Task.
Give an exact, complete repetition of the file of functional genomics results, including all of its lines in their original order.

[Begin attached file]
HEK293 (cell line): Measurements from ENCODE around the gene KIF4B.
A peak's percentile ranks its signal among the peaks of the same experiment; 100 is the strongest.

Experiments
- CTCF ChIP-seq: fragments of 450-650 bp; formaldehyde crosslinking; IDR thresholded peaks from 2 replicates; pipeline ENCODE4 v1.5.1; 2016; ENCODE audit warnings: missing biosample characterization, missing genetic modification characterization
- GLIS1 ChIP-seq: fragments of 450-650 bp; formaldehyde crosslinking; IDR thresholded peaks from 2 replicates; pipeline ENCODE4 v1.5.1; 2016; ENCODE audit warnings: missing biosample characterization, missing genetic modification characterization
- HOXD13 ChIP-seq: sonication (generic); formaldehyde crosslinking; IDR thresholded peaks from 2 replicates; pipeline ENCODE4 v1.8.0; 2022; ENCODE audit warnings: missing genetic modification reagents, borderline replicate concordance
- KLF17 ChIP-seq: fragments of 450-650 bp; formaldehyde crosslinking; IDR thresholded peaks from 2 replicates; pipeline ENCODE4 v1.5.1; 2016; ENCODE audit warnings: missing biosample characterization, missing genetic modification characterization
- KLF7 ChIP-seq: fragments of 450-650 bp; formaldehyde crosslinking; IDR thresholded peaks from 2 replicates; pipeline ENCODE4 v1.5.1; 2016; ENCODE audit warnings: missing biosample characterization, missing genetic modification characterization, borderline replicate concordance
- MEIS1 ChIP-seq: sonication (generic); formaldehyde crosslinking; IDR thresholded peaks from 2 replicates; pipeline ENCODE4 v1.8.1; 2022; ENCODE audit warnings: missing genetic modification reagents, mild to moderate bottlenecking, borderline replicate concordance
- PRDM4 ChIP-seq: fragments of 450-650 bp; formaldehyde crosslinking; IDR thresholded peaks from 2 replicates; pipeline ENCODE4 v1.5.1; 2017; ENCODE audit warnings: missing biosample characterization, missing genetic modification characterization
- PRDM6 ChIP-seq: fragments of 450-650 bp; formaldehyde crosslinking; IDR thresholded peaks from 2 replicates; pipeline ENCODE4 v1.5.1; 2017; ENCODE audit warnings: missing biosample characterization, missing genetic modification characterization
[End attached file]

HEK293 (cell line): Measurements from ENCODE around the gene KIF4B.
A peak's percentile ranks its signal among the peaks of the same experiment; 100 is the strongest.

Experiments
- CTCF ChIP-seq: fragments of 450-650 bp; formaldehyde crosslinking; IDR thresholded peaks from 2 replicates; pipeline ENCODE4 v1.5.1; 2016; ENCODE audit warnings: missing biosample characterization, missing genetic modification characterization
- GLIS1 ChIP-seq: fragments of 450-650 bp; formaldehyde crosslinking; IDR thresholded peaks from 2 replicates; pipeline ENCODE4 v1.5.1; 2016; ENCODE audit warnings: missing biosample characterization, missing genetic modification characterization
- HOXD13 ChIP-seq: sonication (generic); formaldehyde crosslinking; IDR thresholded peaks from 2 replicates; pipeline ENCODE4 v1.8.0; 2022; ENCODE audit warnings: missing genetic modification reagents, borderline replicate concordance
- KLF17 ChIP-seq: fragments of 450-650 bp; formaldehyde crosslinking; IDR thresholded peaks from 2 replicates; pipeline ENCODE4 v1.5.1; 2016; ENCODE audit warnings: missing biosample characterization, missing genetic modification characterization
- KLF7 ChIP-seq: fragments of 450-650 bp; formaldehyde crosslinking; IDR thresholded peaks from 2 replicates; pipeline ENCODE4 v1.5.1; 2016; ENCODE audit warnings: missing biosample characterization, missing genetic modification characterization, borderline replicate concordance
- MEIS1 ChIP-seq: sonication (generic); formaldehyde crosslinking; IDR thresholded peaks from 2 replicates; pipeline ENCODE4 v1.8.1; 2022; ENCODE audit warnings: missing genetic modification reagents, mild to moderate bottlenecking, borderline replicate concordance
- PRDM4 ChIP-seq: fragments of 450-650 bp; formaldehyde crosslinking; IDR thresholded peaks from 2 replicates; pipeline ENCODE4 v1.5.1; 2017; ENCODE audit warnings: missing biosample characterization, missing genetic modification characterization
- PRDM6 ChIP-seq: fragments of 450-650 bp; formaldehyde crosslinking; IDR thresholded peaks from 2 replicates; pipeline ENCODE4 v1.5.1; 2017; ENCODE audit warnings: missing biosample characterization, missing genetic modification characterization